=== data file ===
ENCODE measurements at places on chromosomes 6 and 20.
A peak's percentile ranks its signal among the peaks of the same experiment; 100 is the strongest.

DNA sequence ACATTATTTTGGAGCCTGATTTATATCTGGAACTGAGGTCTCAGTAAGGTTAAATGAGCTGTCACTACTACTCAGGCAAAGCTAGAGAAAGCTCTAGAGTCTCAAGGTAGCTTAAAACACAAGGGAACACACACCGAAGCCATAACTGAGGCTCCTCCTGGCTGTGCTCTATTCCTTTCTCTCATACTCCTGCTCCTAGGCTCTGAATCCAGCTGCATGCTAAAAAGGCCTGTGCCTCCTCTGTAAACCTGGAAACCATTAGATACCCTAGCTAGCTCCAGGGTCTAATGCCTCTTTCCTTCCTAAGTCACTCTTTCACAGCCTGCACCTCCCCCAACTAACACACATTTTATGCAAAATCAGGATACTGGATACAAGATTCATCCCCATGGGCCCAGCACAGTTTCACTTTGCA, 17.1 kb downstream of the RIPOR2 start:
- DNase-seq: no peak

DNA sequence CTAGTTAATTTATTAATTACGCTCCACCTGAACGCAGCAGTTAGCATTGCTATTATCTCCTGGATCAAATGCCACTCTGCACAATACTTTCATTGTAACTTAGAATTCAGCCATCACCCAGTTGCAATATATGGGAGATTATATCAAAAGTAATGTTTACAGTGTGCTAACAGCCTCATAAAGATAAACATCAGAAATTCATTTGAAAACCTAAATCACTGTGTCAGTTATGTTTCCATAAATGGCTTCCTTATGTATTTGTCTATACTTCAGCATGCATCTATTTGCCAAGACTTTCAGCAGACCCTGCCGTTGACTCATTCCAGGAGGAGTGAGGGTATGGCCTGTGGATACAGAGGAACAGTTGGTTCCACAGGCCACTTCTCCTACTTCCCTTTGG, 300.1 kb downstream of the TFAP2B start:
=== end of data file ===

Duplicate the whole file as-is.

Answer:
ENCODE measurements at places on chromosomes 6 and 20.
A peak's percentile ranks its signal among the peaks of the same experiment; 100 is the strongest.

DNA sequence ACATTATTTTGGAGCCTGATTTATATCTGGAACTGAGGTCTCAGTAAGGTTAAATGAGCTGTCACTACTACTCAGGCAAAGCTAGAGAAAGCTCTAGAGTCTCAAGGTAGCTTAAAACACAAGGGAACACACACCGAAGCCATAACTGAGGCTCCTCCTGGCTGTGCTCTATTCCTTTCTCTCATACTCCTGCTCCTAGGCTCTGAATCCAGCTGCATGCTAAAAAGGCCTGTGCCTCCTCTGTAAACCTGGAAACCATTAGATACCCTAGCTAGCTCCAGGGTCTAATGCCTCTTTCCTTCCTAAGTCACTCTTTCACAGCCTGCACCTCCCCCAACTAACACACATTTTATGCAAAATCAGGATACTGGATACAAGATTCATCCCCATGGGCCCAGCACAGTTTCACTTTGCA, 17.1 kb downstream of the RIPOR2 start:
- DNase-seq: no peak

DNA sequence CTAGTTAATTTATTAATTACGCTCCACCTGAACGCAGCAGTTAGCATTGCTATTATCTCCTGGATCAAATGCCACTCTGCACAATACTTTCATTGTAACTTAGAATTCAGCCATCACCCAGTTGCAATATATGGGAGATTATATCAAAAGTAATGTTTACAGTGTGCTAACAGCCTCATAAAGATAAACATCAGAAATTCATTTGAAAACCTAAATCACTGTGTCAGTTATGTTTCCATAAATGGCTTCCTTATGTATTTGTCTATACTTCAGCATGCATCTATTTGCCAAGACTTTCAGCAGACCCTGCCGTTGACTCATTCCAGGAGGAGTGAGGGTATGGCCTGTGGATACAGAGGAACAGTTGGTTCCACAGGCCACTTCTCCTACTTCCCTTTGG, 300.1 kb downstream of the TFAP2B start: